We’ve been fielding reports for quite some time that Amazon has a phone in the works. These tidbits of information have been leaking out for some time, and often contrast one another. First we hear about 3D phones, then a free model, which gets us back to center and a basic phone, much like their Kindle tablets.

The latest info suggests Amazon is working on two different models, not a single device. The first, which gets us back to that 3D rumor all over again, sounds a bit like 3D displays on steroids. According to reports, this will be able to track your head movement, and display images to you in 3D, regardless of your facial orientation to the screen. You could coyly pull your phone out of your pocket, turn the screen on, and the icons would face themselves to your downward gaze on a tilted device, making them appear as though you were looking at your phone straight on.

The 3D would also allow users to peek “around corners”, and see things from other screens on your phone. This 3D phone, code named “Smith”, would also have the ability to recognize objects and find them on the Amazon market place for you. How is all this accomplished? A post on Hacker News suggest the device will have four front-facing cameras, one at each corner.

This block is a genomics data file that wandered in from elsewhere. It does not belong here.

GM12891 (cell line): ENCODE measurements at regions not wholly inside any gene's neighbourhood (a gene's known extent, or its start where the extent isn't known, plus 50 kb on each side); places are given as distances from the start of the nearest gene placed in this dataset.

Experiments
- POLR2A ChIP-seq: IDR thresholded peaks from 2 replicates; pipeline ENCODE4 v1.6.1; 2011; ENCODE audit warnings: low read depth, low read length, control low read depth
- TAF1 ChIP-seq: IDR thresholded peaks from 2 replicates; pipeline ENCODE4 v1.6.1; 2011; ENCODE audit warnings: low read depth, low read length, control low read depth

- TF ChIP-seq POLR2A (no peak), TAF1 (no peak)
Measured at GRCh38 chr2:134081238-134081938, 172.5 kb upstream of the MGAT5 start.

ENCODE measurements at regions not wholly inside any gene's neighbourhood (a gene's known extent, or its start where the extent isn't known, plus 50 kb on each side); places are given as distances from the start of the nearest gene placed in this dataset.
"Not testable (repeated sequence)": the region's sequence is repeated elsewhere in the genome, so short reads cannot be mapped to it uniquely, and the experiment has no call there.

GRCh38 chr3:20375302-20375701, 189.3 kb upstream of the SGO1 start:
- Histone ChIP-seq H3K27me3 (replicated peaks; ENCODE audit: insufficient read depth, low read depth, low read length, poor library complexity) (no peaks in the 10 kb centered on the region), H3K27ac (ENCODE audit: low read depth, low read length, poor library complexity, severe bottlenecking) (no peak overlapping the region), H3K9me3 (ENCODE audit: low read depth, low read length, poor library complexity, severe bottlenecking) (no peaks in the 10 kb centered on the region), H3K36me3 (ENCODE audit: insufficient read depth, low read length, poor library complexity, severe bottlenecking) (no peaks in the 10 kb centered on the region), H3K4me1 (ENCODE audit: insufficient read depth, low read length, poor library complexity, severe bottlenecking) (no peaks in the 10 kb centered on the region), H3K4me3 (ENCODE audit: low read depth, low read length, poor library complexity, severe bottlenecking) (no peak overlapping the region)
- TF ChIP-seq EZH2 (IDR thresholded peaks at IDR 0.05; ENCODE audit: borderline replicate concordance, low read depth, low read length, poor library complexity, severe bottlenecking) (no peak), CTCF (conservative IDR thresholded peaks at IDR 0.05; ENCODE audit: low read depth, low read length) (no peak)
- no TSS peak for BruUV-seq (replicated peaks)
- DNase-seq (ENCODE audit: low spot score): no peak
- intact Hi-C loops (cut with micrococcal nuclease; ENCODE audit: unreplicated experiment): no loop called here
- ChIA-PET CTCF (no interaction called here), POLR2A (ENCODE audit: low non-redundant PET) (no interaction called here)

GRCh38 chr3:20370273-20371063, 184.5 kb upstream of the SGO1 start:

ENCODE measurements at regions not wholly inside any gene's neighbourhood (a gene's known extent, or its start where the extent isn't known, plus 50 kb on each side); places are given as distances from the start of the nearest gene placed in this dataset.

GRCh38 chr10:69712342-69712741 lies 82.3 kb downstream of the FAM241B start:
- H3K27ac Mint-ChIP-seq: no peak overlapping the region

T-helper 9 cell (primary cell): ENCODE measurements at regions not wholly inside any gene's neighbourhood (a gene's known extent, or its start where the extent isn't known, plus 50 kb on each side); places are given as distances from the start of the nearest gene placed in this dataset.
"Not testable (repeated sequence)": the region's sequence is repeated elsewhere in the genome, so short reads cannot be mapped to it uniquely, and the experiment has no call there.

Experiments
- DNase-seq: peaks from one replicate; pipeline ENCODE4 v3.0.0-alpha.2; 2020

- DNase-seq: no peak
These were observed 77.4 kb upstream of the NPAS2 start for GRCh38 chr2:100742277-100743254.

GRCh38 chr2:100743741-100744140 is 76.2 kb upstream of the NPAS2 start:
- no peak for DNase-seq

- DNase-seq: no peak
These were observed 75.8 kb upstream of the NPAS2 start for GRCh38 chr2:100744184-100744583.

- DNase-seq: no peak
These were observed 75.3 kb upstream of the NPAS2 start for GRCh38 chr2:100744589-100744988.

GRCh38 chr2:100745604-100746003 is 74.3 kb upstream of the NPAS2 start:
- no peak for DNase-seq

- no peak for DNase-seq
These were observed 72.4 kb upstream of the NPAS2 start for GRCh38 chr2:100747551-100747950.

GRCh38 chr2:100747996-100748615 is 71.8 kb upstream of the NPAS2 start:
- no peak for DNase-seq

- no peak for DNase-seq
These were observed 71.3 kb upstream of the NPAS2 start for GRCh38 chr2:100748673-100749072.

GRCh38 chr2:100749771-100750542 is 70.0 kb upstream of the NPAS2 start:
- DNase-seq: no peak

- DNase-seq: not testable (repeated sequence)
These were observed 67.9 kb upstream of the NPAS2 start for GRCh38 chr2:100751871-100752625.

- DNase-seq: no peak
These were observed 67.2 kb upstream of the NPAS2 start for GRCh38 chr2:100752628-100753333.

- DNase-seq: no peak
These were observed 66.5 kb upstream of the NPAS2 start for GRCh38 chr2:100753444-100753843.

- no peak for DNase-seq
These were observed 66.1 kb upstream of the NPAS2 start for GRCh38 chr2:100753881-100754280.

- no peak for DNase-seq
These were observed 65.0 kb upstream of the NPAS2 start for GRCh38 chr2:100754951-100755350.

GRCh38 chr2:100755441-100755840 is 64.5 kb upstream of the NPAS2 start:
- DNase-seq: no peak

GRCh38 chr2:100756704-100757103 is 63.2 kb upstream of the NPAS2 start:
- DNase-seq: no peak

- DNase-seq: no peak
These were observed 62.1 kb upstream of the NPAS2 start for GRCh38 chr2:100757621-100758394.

The second phone brings us around to that persistent “free phone” rumor we keep hearing, but have a hard time believing. While Amazon has denied any such device would be free, or ship in 2014, there is no reason to doubt their interest in smartphones. Conflicting reports have Amazon losing engineers, or shifting them around, which could be an effort to keep things under wraps: if everyone knows a little bit, nobody can offer much info.


Where we take issue is the execution. With a free phone, there would almost have to be some kind of long-term deal for Prime service in place, meaning Amazon just amortized your money for you, which isn’t necessarily “free”. A 3D device would have to support a radically altered UI and OS, and many already find the walled garden of Amazon’s Os restricting. Four cameras and a screen that can accomplish 3D may also be bulky, and Amazon isn’t quite known for slight hardware.

Be that as it may, we’d still love to see what Amazon can do in the smartphone space. Their hardware may be a tad bulkier, but it’s always solid. Their OS might be restrictive, with it’s lack of Play Store support, but it’s great for media consumption — and who knows, maybe they’ll adopt Play Store support at some point. Right now, we’d be excited to see these devices come to light. As disruptive as Amazon can be, it tends to work out best for consumers, and that’s what’s important.